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Index » Radio Paradise/General » General Discussion » Nuclear power - saviour or scourge? Page: Previous  1, 2, 3 ... , 23, 24, 25  Next
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nuggler

nuggler Avatar

Location: RU Sirius ?
Gender: Male


Posted: Mar 22, 2011 - 5:49pm




"The nuclear bomb, does that bother you? I just want you to think big, Henry, for chrissakes. The only place where you and I disagree is with regard to the bombing. You’re so goddamned concerned about civilians, and I don’t give a damn. I don’t care." ~ Nixon to Kissinger April 25, 1972

miamizsun

miamizsun Avatar

Location: (3261.3 Miles SE of RP)
Gender: Male


Posted: Mar 22, 2011 - 4:39pm

 NoEnzLefttoSplit wrote:

If the claims are true (99.5% efficiency, use of spent fuel from water-cooled reactors, nuclear waste with a half-life of 200 years, enough fuel already there (i.e. no new mining) for a thousand or more years), then we don't need to wait for fusion... or at the least it will give us another 1000 years development time..
Sounds pretty good to me!
 
There are some pretty decent reviews on Blees book on Amazon as well.

I don't know enough about this subject and I'd like to read his book, however my reading list is six books on my desk right now.

Regards

MrsHobieJoe

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Location: somewhere in Europe
Gender: Female


Posted: Mar 22, 2011 - 11:28am

 NoEnzLefttoSplit wrote:
Georges Monbiot has really put the cat among the pigeons today with his article favoring nuclear power.

Before everyone starts ditching the idea of nuclear power, take a look at this design and I'd appreciate if anyone could tell me what the drawbacks are..

(I know there must be some but the concept looks damn good to me. The danger in this is that I am neither an engineer nor a physicist so I'm not really qualified to judge)

 

Yes, I read the article in the Guardian today.

My only comment is about the title of the thread- why does it have to be "saviour or scourge?"- this isn't the X factor.  It's a useful tool but not without some significant drawbacks.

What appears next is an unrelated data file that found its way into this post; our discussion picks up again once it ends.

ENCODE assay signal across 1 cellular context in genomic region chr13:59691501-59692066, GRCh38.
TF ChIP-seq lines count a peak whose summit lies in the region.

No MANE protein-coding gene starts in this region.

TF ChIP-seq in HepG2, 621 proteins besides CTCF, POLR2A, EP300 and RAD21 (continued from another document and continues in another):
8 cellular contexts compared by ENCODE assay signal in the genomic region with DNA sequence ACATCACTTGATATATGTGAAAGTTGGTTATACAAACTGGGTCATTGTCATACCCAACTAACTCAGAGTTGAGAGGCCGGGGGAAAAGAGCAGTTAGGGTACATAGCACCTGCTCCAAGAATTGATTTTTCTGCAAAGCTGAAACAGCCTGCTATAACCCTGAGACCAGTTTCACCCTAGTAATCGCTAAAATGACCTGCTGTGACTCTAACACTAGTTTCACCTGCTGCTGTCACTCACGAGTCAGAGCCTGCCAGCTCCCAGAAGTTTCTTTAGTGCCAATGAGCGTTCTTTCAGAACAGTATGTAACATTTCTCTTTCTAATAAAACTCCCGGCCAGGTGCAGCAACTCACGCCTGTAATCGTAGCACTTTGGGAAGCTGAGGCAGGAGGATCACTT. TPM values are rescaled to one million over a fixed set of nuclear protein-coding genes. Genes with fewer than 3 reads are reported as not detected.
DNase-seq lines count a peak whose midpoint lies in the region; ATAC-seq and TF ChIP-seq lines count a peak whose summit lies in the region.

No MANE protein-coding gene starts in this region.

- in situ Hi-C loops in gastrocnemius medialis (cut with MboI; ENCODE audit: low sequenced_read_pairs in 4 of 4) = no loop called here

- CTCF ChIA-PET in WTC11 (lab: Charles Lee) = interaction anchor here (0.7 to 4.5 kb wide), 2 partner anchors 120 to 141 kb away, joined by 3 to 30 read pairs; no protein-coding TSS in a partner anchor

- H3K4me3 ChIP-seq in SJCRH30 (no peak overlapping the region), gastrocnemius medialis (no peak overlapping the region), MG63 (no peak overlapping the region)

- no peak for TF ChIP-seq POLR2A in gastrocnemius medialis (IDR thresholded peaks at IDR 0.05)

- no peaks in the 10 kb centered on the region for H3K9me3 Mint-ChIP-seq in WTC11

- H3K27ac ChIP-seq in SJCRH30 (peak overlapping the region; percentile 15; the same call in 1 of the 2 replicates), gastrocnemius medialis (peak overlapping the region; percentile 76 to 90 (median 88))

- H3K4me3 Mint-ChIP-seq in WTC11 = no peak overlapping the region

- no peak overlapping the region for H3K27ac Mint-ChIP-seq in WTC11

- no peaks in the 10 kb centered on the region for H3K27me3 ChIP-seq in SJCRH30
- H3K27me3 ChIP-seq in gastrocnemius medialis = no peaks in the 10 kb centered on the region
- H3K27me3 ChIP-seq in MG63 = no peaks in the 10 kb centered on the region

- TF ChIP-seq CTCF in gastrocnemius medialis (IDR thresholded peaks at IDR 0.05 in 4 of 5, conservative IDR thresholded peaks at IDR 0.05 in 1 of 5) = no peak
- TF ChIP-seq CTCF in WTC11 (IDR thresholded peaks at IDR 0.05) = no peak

NoEnzLefttoSplit

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Gender: Male


Posted: Mar 22, 2011 - 11:15am

Georges Monbiot has really put the cat among the pigeons today with his article favoring nuclear power.

Before everyone starts ditching the idea of nuclear power, take a look at this design and I'd appreciate if anyone could tell me what the drawbacks are..

(I know there must be some but the concept looks damn good to me. The danger in this is that I am neither an engineer nor a physicist so I'm not really qualified to judge)
(former member)

(former member) Avatar

Location: hotel in Las Vegas
Gender: Male


Posted: Mar 20, 2011 - 3:04pm



nuclear emergency plan

 

Red_Dragon

Red_Dragon Avatar



Posted: Dec 8, 2009 - 10:10pm

 ScottFromWyoming wrote:

huge manatees all over the place?
 

snerk.
ScottFromWyoming

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Location: Powell
Gender: Male


Posted: Dec 8, 2009 - 10:09pm

 islander wrote:

one word: Balloons.

 
huge manatees all over the place?

islander

islander Avatar

Location: Seattle
Gender: Male


Posted: Dec 8, 2009 - 9:49pm

 NoEnzLefttoSplit wrote:
The other thing that excites me about some of these GenIV designs is that they can be used to produce hydrogen thermochemically in addition to the electricity they produce.

I know hydrogen has major problems all of its own (transport, storage, etc.) but at least it's clean.

 
one word: Balloons.


NoEnzLefttoSplit

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Gender: Male


Posted: Dec 8, 2009 - 9:29pm

The other thing that excites me about some of these GenIV designs is that they can be used to produce hydrogen thermochemically in addition to the electricity they produce.

I know hydrogen has major problems all of its own (transport, storage, etc.) but at least it's clean.


NoEnzLefttoSplit

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Gender: Male


Posted: Dec 8, 2009 - 8:06pm

 cptbuz wrote:
I hate getting involved in these discussions but...

I have been inspecting nuke plants for over 20 years, to me they are a safe and viable energy option. One of the big concerns that people bring up is what to do about the radiological waste. By far the majority (volume-wise) of radioactive waste produced at a nuke plant is very low level contaminated trash. The good news is that over the past 20 years the amount of contaminated trash created at nuke plants has dropped significantly through better planning, the reuse of materials/tools etc. in contaminated areas. The source of high level waste is spent fuel. Sites have spent fuel storage pools, but they are fast filling up (due to operating license extentions). Dry cask storage, an above ground shielded storage 'pod', allows for safe on-site storage of spent fuel and is a system used at many sites already. Dry cask storage has created a public uproar at some sites that could potentially cause a plant to shutdown prior to the end of its licensing.